This study has several clinical implications. First, our findings suggest that the PCE can be used for ASCVD risk estimation in most individuals with obesity and that it is not necessary to lower PCE risk thresholds for these individuals. Second, the observation that obesity metrics did not substantially improve performance of the PCE model does not exclude the possibility that PCE model performance could be improved by using obesity-related risk factors that more robustly reflect cardiometabolic risk (eg, imaging-based assessments of visceral fat) and that are not uniformly captured in most cohorts. Future studies will be needed to elucidate whether clinical assessment of body fat distribution or alternative biomarkers associated with obesity augment ASCVD risk estimation in contemporary populations. Third, although the additional obesity-related metrics evaluated in our study did not improve performance of the PCE for ASCVD risk estimation, our results should not be misinterpreted to suggest that obesity is benign and unimportant for ASCVD risk assessment. Higher BMI categories were associated with a significant trend for more prevalent ASCVD risk factors. In addition, obesity is clearly associated with excess prevalence of many other adverse health outcomes, and efforts to diagnose and treat it effectively are essential to improving population health. The most recent cholesterol and primary prevention guidelines consider metabolic syndrome, a consequence of obesity, a risk-enhancing factor to further inform the discussion regarding statin use in primary prevention.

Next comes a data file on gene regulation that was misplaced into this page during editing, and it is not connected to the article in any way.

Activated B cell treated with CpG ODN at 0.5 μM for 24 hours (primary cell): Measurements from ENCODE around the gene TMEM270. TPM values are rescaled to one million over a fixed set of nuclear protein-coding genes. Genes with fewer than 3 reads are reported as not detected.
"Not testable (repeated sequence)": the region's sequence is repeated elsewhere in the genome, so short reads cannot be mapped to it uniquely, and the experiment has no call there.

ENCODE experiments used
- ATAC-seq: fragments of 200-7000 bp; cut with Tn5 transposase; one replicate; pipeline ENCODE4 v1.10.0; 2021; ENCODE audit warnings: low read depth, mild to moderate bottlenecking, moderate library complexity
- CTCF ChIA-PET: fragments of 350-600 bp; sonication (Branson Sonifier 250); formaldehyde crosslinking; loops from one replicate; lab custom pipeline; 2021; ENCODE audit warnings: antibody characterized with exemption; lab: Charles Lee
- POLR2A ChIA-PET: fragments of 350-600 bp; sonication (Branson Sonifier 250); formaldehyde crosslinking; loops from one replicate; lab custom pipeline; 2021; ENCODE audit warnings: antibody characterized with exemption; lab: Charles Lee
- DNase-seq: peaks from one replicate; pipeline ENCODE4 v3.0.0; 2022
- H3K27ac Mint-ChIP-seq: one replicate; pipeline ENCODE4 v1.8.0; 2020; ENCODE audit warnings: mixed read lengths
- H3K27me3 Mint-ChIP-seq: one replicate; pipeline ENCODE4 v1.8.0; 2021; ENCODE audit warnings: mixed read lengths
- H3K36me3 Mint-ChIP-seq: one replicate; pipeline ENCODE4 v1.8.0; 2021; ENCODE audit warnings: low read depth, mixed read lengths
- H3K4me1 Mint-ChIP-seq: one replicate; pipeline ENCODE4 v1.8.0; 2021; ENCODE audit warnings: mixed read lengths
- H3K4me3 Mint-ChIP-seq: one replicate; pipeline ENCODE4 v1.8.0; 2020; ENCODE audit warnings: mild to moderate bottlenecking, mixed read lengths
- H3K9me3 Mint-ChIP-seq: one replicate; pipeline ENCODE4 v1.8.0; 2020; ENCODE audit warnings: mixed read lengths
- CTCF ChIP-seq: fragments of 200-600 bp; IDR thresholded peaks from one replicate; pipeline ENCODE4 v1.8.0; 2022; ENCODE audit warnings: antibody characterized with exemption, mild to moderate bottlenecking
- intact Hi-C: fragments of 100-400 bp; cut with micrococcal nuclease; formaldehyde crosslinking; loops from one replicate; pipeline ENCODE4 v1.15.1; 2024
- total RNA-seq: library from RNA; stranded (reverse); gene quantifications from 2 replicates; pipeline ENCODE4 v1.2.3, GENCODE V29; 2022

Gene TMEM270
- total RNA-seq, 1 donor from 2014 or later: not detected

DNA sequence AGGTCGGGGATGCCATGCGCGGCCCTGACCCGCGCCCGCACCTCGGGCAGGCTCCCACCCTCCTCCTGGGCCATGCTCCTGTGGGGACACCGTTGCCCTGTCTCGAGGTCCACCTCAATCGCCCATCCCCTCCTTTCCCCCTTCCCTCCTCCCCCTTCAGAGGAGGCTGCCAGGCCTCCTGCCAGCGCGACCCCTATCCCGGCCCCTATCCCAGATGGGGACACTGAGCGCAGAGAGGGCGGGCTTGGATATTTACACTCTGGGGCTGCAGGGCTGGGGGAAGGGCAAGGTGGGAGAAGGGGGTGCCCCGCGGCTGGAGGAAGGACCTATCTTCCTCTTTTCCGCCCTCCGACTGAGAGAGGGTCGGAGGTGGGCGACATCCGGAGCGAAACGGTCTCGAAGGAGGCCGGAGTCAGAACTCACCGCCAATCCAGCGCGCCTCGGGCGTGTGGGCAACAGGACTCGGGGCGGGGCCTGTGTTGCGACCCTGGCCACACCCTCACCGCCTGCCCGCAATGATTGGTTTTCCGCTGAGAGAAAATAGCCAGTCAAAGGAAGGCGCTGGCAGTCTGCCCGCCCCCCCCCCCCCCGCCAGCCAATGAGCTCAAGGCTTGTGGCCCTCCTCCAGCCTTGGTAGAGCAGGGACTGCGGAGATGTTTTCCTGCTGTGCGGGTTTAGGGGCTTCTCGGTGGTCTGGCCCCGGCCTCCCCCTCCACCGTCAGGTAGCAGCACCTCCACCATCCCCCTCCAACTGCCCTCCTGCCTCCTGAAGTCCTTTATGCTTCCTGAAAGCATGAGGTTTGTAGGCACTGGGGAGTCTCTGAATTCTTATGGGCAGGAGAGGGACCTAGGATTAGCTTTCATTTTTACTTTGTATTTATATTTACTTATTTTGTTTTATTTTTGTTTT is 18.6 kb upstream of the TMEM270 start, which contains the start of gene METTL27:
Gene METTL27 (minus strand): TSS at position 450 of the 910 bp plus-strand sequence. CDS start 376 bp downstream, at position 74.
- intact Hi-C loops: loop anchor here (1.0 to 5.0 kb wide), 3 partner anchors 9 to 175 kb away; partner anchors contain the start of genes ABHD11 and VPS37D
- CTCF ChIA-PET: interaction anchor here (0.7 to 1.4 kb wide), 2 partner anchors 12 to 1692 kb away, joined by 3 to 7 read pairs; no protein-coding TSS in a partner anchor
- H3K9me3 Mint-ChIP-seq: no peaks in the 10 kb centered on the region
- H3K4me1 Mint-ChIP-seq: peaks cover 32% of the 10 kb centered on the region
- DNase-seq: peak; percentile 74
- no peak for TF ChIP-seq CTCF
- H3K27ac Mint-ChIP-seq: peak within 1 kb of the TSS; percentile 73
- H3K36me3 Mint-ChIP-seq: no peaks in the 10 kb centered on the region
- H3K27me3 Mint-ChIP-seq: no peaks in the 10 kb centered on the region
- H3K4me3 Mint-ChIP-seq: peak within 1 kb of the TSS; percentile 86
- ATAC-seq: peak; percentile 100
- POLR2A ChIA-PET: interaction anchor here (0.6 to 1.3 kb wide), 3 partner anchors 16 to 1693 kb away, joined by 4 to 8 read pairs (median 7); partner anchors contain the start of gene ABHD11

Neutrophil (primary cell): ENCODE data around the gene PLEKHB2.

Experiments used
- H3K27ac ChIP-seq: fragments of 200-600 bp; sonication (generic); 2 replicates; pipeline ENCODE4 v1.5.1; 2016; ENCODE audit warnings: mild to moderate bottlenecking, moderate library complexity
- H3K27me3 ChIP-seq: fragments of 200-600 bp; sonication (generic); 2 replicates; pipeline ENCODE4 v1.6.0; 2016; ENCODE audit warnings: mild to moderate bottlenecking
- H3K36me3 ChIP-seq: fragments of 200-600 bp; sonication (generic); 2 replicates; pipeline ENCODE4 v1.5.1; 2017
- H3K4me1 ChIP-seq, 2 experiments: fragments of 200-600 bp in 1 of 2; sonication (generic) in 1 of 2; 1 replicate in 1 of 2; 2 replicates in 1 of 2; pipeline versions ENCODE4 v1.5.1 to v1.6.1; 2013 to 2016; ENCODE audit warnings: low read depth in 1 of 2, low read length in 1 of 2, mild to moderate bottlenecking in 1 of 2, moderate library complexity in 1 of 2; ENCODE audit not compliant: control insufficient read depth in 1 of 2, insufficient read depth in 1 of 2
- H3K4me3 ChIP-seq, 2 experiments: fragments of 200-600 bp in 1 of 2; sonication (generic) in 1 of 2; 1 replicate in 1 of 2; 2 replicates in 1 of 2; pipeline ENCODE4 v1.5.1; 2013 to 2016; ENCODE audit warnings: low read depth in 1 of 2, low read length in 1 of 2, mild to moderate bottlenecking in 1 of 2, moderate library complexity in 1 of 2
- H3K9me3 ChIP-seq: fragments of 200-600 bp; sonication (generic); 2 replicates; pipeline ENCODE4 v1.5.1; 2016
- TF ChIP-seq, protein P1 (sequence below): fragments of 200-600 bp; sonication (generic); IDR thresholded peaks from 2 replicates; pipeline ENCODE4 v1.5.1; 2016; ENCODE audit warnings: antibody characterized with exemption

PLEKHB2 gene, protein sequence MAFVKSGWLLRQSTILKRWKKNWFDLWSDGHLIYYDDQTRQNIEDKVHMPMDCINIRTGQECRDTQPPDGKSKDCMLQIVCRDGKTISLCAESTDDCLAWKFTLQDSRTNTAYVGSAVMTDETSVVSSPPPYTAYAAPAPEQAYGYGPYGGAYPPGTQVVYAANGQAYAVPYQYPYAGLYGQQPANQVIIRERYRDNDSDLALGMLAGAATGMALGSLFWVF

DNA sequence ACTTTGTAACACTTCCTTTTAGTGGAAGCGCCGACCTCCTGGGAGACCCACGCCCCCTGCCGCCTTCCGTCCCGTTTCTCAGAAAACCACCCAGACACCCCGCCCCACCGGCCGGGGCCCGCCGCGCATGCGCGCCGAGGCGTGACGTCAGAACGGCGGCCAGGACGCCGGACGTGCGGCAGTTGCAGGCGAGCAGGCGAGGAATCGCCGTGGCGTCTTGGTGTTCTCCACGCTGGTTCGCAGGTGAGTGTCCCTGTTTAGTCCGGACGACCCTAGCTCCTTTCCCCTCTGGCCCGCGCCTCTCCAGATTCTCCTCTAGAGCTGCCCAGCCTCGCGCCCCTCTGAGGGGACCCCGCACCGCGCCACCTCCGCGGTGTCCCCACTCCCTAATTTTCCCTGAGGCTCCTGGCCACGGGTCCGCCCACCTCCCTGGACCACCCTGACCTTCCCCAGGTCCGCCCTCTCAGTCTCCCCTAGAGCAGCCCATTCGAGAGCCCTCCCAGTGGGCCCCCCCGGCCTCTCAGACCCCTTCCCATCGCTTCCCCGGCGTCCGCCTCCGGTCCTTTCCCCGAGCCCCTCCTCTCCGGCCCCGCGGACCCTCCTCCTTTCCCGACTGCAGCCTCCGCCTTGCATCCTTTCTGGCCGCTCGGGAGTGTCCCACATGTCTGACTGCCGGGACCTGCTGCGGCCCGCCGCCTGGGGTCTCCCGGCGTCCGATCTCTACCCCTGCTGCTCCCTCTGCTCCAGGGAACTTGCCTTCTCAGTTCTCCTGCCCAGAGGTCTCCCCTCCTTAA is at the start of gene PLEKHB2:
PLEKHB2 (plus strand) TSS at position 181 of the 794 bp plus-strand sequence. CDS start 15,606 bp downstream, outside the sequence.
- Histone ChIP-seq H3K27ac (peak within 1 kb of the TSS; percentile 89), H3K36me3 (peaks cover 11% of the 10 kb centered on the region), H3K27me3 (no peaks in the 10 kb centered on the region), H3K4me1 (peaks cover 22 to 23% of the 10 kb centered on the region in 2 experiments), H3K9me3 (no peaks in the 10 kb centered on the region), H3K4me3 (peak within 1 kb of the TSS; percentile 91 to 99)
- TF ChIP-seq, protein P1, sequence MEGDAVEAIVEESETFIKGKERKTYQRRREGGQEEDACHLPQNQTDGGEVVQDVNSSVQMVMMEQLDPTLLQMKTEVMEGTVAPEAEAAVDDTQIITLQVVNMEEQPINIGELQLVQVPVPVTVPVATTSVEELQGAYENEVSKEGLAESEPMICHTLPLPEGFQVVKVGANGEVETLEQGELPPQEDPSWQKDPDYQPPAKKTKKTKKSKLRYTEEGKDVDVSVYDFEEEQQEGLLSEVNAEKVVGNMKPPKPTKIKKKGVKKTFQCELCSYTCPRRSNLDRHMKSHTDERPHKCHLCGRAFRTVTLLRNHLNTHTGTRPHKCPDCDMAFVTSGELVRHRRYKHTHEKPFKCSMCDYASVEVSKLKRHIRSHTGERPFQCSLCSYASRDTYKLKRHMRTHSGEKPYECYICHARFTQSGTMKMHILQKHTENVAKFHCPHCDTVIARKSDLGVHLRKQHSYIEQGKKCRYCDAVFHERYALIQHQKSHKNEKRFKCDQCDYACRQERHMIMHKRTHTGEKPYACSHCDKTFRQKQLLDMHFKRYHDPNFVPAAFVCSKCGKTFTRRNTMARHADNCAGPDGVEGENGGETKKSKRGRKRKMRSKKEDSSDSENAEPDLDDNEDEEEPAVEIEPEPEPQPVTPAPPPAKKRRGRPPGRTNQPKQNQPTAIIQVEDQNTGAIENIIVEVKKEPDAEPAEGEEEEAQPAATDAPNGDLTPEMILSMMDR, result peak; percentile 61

Is there anything else pertaining to your research and findings that you would like to add? 

These findings support the use of the PCE as a risk-estimation tool to guide prevention and treatment strategies in adults regardless of obesity status. Future studies will need to determine whether the use of more specific risk markers for obesity may improve estimation of ASCVD risk among the increasing number of people living with obesity.